Photo 2: Foam pad sponge that will be included in the secondary layer of the bandage. Aperture has been cut to relieve pressure on the wound after it is sutured.
Non-adherent bandage therapy plays a pivotal role in abrasion wound management as it provides an optimum environment for re-epithelialization. Medications that stimulate re-epithelialization and proper bandage padding also enhance abrasion and burn injury healing. Improper bandaging techniques may result in impaired healing.
Paw pad lacerations
Pad laceration is a wound resulting from tearing of pad tissue. Lacerations may be full or partial thickness. Management of such a wound is dictated by the depth and loss of tissue from that wound. Sharp edges on objects, such as glass, metal and occasionally stone and lawn edging are capable of creating such wounds when a dog accidentally steps on them. Most of these are highly contaminated wounds owing to their anatomical location, especially if the dog persists in placing the paw on the ground after wound infliction.
Once the animal is anesthetized, careful wound examination should be performed.
Photo 3: "Clam shell" bandage for maximum pad pressure relief on severe injuries and/or large dogs. Mason metasplints on caudal and cranial bandage surfaces, extending beyond end of paw.
With the blades in the closed position, a pair of sterile, hemostatic forceps is introduced into the wound. The blades are then opened to spread the wound and gauge its depth. This helps assess full thickness or partial thickness involvement of the pad. With full thickness lacerations, digital flexor tendons may be visible (Figure 1, p. 17). The distal limb is routinely prepared for aseptic surgery. The hair on the paw is clipped as far proximal as the distal antebrachium or just proximal to the hock. Special attention is paid to clipping hair within interdigital spaces, followed by a surgical scrub of the area using chlorhexidine scrub. This is followed by followed by surgical debridement of any necrotic tissue and thorough lavage using 0.05 percent chlorhexidine diacetate solution as described in the previous section, to dislodge any dirt and contaminants present. If the wound is a full thickness pad laceration, a 1ï¿½ï¿½4-inch Penrose drain may be placed under the pad tissue, exiting through and anchored to the skin adjacent to the pad (Figure 2). Deep, simple interrupted sutures using absorbable material such as 3-0 polydioxanone or polyglactin 910 should be placed in the fibroadipose tissue of the pad to help appose the deeper layers. The superficial, keratinized layer of the pad tissue is apposed using 3-0 nonabsorbable materials such as polypropylene or nylon in a far-near-near-far suture pattern. This pattern achieves apposition while distributing the tension away from the suture line. Segments of cotton are placed within the interdigital spaces to maintain a dry environment. Nonadherent pad may be used as the primary bandage layer. A modified "donut" bandage, as previously described, may be placed over the carpal pad or the point of hock if there is concern about the bandage placing pressure over these areas. This is incorporated into the secondary, fairly thick, absorbent gauze wrap, followed by a tertiary, porous, two-inch adhesive tape layer. It is important to keep weight off of a sutured paw pad while it heals. One of the two types of bandage can be used for this. First, a "donut" type bandage can be used whereby a foam sponge is cut to shape of the palmar/plantar paw surface, with a hole is cut in the sponge at the area overlying the sutured wound (Photo 2, p. 17). Incorporating this in a bandage distributes pressure around a wound. This could be used on small to medium sized dogs or lacerations that are not severe. For large dogs or major pad wounds, a "clam shell" bandage/splint should be considered. It acts as a localized crutch. After bandage placement, a Mason metasplint is placed on the cranial and caudal bandage surfaces such that they extend by 1 inch beyond the very distal end of the paw, with the cups of the splints facing each other. These are taped to the bandage (Photo 3, p. 17). Short of bandaging the leg up with the stifle joint flexed, the "clam shell" bandage / splint keeps pressure off of the pads most efficiently.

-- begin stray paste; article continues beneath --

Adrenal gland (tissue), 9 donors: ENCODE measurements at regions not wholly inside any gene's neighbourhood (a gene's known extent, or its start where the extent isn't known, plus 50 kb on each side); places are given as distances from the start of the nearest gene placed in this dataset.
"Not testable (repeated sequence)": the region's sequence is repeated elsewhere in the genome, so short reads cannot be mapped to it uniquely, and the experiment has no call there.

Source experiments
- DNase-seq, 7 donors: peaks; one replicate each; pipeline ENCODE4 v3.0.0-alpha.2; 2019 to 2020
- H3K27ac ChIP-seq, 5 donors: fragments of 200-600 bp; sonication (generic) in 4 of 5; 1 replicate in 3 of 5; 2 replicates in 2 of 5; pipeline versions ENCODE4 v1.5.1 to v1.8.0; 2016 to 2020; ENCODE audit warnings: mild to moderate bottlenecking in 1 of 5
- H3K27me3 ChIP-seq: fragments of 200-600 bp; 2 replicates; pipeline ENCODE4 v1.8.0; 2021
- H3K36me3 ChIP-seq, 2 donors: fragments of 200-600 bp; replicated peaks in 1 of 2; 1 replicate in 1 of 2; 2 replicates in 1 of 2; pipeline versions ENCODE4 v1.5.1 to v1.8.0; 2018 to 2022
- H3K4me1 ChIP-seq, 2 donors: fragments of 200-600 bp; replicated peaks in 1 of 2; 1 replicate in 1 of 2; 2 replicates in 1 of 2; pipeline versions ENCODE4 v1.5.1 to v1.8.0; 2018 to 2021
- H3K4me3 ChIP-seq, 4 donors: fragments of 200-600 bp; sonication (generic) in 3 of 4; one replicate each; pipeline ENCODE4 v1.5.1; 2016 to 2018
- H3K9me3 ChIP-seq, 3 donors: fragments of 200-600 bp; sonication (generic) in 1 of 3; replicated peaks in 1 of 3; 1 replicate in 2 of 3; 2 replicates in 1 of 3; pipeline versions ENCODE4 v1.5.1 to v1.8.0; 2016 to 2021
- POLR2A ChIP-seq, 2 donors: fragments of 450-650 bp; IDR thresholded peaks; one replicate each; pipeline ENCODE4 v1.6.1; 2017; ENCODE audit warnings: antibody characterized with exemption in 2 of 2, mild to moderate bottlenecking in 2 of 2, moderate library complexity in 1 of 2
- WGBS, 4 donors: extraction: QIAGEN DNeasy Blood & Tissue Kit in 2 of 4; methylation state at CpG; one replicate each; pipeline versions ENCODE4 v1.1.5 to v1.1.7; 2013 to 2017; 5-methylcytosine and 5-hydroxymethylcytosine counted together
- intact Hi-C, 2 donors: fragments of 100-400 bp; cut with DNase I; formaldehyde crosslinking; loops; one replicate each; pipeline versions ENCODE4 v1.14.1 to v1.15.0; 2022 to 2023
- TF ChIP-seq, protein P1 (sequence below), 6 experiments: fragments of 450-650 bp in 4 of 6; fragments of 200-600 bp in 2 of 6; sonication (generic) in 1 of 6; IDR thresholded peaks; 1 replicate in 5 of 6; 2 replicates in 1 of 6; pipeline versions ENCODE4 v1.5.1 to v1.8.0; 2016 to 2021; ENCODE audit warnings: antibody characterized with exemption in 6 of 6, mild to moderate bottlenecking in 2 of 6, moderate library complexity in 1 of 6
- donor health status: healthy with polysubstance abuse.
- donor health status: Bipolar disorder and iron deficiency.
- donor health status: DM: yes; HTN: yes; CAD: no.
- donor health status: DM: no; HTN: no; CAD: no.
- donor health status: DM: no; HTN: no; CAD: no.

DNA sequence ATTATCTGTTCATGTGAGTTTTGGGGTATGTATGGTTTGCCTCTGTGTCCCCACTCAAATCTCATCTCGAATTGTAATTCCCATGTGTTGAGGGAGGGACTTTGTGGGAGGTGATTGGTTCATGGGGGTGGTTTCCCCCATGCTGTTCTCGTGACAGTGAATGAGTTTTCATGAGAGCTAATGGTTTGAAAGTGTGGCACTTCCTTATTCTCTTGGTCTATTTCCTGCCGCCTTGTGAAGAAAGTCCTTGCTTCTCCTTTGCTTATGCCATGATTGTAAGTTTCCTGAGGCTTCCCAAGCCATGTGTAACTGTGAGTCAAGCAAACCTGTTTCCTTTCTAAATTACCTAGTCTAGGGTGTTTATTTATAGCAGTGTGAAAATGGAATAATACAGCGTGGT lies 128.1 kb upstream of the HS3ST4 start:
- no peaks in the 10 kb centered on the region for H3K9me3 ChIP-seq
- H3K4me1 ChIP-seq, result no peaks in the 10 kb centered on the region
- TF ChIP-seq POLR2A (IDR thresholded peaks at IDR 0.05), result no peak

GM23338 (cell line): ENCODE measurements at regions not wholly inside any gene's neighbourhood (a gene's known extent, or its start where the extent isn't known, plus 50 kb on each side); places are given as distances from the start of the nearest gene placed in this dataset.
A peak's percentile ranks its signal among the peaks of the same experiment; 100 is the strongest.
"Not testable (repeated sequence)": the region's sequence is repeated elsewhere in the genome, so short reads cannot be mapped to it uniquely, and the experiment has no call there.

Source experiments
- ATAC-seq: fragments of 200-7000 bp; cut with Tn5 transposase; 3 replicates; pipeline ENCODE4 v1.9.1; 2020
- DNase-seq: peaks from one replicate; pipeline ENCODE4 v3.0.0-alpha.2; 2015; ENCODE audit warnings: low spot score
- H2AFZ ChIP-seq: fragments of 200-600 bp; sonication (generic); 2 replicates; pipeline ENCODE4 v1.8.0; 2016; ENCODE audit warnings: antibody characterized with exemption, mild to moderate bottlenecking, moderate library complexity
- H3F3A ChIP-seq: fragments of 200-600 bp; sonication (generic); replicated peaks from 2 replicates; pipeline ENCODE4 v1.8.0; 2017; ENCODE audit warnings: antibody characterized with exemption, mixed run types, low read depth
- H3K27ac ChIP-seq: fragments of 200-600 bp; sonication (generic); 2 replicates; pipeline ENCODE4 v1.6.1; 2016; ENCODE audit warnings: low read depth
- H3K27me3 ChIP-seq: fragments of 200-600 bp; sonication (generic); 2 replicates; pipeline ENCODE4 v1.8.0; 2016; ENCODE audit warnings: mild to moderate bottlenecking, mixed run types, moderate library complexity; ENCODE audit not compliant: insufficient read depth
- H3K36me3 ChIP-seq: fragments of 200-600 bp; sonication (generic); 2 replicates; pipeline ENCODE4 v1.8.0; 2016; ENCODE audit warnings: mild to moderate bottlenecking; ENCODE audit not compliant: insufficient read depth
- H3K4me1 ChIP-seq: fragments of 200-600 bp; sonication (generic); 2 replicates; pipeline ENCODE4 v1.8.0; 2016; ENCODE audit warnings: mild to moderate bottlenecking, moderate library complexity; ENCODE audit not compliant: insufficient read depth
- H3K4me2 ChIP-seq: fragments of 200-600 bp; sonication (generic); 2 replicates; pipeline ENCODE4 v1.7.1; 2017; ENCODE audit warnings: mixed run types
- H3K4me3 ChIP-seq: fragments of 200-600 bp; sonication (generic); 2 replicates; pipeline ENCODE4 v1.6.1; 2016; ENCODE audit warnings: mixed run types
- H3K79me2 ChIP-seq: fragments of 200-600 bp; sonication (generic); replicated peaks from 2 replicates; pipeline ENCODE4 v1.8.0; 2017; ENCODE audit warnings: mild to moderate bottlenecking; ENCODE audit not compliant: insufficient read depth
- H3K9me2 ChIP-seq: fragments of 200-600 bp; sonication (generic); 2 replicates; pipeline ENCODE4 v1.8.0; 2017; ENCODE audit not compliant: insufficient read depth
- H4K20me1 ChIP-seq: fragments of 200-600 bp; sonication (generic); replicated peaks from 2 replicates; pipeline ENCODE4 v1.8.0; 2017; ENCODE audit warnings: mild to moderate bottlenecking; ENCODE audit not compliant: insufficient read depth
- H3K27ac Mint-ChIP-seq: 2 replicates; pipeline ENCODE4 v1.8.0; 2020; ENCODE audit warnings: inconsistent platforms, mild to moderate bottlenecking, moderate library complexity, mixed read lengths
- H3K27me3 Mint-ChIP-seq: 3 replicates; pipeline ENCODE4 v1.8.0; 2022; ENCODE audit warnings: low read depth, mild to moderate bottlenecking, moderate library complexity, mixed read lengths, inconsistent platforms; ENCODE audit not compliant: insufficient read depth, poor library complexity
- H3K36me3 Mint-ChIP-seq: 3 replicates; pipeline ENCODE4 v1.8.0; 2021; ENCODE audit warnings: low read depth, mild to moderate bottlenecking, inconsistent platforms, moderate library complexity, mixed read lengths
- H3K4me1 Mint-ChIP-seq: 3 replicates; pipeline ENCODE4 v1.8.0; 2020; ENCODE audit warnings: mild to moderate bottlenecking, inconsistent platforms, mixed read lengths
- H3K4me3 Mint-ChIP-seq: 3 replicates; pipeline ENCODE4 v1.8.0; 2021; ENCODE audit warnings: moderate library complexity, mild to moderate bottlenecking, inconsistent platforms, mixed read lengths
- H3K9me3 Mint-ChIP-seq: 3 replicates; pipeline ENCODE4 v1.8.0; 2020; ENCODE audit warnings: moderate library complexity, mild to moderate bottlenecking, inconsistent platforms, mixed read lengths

Bandage change is performed daily for the heavily draining wounds and then decreased to every second or third day, depending on the amount of drainage. If a drain has been placed, it is removed between days three and five postoperatively. Sutures are usually removed around day 14 post operatively, however, the bandage is replaced and changed every third day for another seven to 14 days.
Figure 2: Placement of a Penrose drain under a pad (A) Hemostatic forceps placed under a pad via incisions at the pad edges. Forceps grasp a Penrose drain to pull it under the pad. (B) Penrose drain placed under the pad with suture anchors at each end. Credit: Swaim SF, Henderson RA: Small Animal Wound Management, 2nd edition, Williams and Wilkins, Baltimore, 1997, p. 337.
Paw pad lacerations allowed to heal by first intention show earlier increased tensile strength of the pad tissue and decreased scarring when compared to those allowed to heal by second intention. Pads spread when weight is borne on them, causing the fibroelastic dermis to stretch. If lacerations are not sutured and are not bandaged to keep weight off of the tissue, weight bearing spreads the tissue and delays healing. Along the same line, if a sutured wound is not bandaged to keep weight off of the pad, weight bearing causes the pad tissue to spread, the sutures to tear through tissue and therefore, delayed healing.
Paw pad abrasions, burns and lacerations are common paw injuries presented to practicing veterinarians. Due to the uniqueness of paw pad tissue, its injuries are managed differently.